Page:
skip navigation

PUBLICATIONS

Register for Latest Research

Stay Informed
Register with NCJRS to receive NCJRS's biweekly e-newsletter JUSTINFO and additional periodic emails from NCJRS and the NCJRS federal sponsors that highlight the latest research published or sponsored by the Office of Justice Programs.

NCJRS Abstract

The document referenced below is part of the NCJRS Virtual Library collection. To conduct further searches of the collection, visit the Virtual Library. See the Obtain Documents page for direction on how to access resources online, via mail, through interlibrary loans, or in a local library.

 

NCJ Number: 199981 Find in a Library
Title: Improving Airport Passenger Screening
Author(s): Robert W Poole Jr.
Date Published: September 2002
Page Count: 33
Sponsoring Agency: Reason Foundation
Los Angeles, CA 90034
Sale Source: Reason Foundation
3415 S. Sepulveda Blvd
Suite 400
Los Angeles, CA 90034
United States of America
Document: PDF
Type: Legislation/Policy Analysis
Format: Document (Online)
Language: English
Country: United States of America
Annotation: This document discusses the improvement of airport passenger screening and the difficulty in recruiting and training screening personnel.
Abstract: The Aviation and Transportation Security Act calls for the Federal Government to provide passenger and baggage screening at all but 5 of the Nation’s 429 commercial-service airports as of November 19, 2002. The other five will opt out of direct Federal passenger screening by hiring a qualified private security firm for this purpose. After a 2-year period of direct Federal provision, all other airports will then be allowed to opt out by choosing a government-certified security firm instead. The Transportation Security Administration (TSA) is having difficulty in recruiting and training enough screening personnel to meet the November 19th deadline. A significant expansion of the opt-out pilot program is needed because a sample size of 1 percent of the Nation’s airports is meaningless, and expanding the pilot program would be a major help to the TSA. There are a number of reasons why airport directors want to opt out of TSA-provided screening, such as increasing the quality of airport screening and having a more uniform, less-fragmented security system. Congress has an opportunity to address these problems in easing the TSA’s immediate hiring and training burden by increasing the number of opt-out airports to 40+ to provide for an adequate sample size, and extending the deadline for both federalized and new contracted screening workforces from November 19 to December 31, 2002. Other short-term fine tuning includes having the TSA encourage large and medium hubs to apply; extending the scope to baggage screening; letting airport operators be the contracting party to hire and supervise qualified contractors; and permitting foreign ownership of qualified screening companies. According to European experience, the best results are achieved via a unified approach, under which the airport director has day-to-day control over the provision of all security services. The airport’s security system interfaces with various law enforcement and intelligence agencies, as appropriate. 3 tables, 18 endnotes, appendix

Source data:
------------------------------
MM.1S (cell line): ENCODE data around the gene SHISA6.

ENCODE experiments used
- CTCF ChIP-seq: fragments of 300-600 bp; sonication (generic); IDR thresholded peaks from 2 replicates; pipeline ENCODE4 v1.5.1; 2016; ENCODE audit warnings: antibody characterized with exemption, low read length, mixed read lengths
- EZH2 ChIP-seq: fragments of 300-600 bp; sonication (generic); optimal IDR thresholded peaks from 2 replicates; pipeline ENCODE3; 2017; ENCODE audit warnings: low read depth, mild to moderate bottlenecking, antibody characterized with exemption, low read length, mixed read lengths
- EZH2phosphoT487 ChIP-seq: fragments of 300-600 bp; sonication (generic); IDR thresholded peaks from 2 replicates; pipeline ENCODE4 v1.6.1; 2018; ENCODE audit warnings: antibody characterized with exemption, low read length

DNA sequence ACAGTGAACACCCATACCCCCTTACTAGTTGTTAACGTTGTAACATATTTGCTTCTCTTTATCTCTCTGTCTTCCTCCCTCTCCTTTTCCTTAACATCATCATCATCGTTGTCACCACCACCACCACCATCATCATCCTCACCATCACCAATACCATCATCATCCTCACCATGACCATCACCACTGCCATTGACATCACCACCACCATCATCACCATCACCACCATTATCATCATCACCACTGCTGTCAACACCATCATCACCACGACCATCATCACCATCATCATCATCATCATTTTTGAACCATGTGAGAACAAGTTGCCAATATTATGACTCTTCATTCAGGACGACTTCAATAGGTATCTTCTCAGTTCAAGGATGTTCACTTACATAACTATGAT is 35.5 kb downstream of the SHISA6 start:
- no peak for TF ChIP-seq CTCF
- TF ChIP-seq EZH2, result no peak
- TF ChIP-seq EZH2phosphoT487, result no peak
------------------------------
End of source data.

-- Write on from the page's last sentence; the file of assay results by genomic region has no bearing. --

Main Term(s): Airport security; Privatization
Index Term(s): Aircraft security; Cargo security; Facility security; Private sector-government cooperation; Security; Security systems; Surveillance equipment
Note: Downloaded April 16, 2003
To cite this abstract, use the following link:
http://www.ncjrs.gov/App/publications/abstract.aspx?ID=199981

*A link to the full-text document is provided whenever possible. For documents not available online, a link to the publisher's website is provided. Tell us how you use the NCJRS Library and Abstracts Database - send us your feedback.